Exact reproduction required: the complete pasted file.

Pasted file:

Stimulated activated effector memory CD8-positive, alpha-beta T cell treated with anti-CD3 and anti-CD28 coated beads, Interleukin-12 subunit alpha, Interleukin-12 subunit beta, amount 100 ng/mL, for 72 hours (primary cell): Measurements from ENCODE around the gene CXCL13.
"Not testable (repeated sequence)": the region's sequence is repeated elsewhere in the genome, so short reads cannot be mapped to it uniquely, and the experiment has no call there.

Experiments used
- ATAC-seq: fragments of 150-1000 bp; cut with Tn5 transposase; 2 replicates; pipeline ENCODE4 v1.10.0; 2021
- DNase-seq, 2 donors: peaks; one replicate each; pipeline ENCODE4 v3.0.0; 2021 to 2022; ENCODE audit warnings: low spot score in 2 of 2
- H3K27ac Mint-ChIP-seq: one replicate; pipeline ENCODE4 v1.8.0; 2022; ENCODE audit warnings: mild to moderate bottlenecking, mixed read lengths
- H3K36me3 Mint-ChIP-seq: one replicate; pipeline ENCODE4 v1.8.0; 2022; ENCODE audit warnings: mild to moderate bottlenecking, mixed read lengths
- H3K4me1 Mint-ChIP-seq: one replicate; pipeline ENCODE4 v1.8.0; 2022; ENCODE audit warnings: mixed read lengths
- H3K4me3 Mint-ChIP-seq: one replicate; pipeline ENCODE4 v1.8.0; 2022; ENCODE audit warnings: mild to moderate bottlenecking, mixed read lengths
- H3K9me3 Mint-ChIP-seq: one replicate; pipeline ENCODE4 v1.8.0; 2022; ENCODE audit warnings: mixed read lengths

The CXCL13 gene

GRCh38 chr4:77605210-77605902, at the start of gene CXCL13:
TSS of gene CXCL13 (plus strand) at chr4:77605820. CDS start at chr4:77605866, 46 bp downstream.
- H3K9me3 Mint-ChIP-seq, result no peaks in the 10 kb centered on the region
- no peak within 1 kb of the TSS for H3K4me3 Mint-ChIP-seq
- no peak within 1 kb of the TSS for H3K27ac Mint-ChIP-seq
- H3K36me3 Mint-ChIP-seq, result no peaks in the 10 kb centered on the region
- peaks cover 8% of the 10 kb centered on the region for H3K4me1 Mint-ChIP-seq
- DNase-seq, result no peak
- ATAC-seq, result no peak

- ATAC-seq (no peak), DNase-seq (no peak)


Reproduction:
Stimulated activated effector memory CD8-positive, alpha-beta T cell treated with anti-CD3 and anti-CD28 coated beads, Interleukin-12 subunit alpha, Interleukin-12 subunit beta, amount 100 ng/mL, for 72 hours (primary cell): Measurements from ENCODE around the gene CXCL13.
"Not testable (repeated sequence)": the region's sequence is repeated elsewhere in the genome, so short reads cannot be mapped to it uniquely, and the experiment has no call there.

Experiments used
- ATAC-seq: fragments of 150-1000 bp; cut with Tn5 transposase; 2 replicates; pipeline ENCODE4 v1.10.0; 2021
- DNase-seq, 2 donors: peaks; one replicate each; pipeline ENCODE4 v3.0.0; 2021 to 2022; ENCODE audit warnings: low spot score in 2 of 2
- H3K27ac Mint-ChIP-seq: one replicate; pipeline ENCODE4 v1.8.0; 2022; ENCODE audit warnings: mild to moderate bottlenecking, mixed read lengths
- H3K36me3 Mint-ChIP-seq: one replicate; pipeline ENCODE4 v1.8.0; 2022; ENCODE audit warnings: mild to moderate bottlenecking, mixed read lengths
- H3K4me1 Mint-ChIP-seq: one replicate; pipeline ENCODE4 v1.8.0; 2022; ENCODE audit warnings: mixed read lengths
- H3K4me3 Mint-ChIP-seq: one replicate; pipeline ENCODE4 v1.8.0; 2022; ENCODE audit warnings: mild to moderate bottlenecking, mixed read lengths
- H3K9me3 Mint-ChIP-seq: one replicate; pipeline ENCODE4 v1.8.0; 2022; ENCODE audit warnings: mixed read lengths

The CXCL13 gene

GRCh38 chr4:77605210-77605902, at the start of gene CXCL13:
TSS of gene CXCL13 (plus strand) at chr4:77605820. CDS start at chr4:77605866, 46 bp downstream.
- H3K9me3 Mint-ChIP-seq, result no peaks in the 10 kb centered on the region
- no peak within 1 kb of the TSS for H3K4me3 Mint-ChIP-seq
- no peak within 1 kb of the TSS for H3K27ac Mint-ChIP-seq
- H3K36me3 Mint-ChIP-seq, result no peaks in the 10 kb centered on the region
- peaks cover 8% of the 10 kb centered on the region for H3K4me1 Mint-ChIP-seq
- DNase-seq, result no peak
- ATAC-seq, result no peak

- ATAC-seq (no peak), DNase-seq (no peak)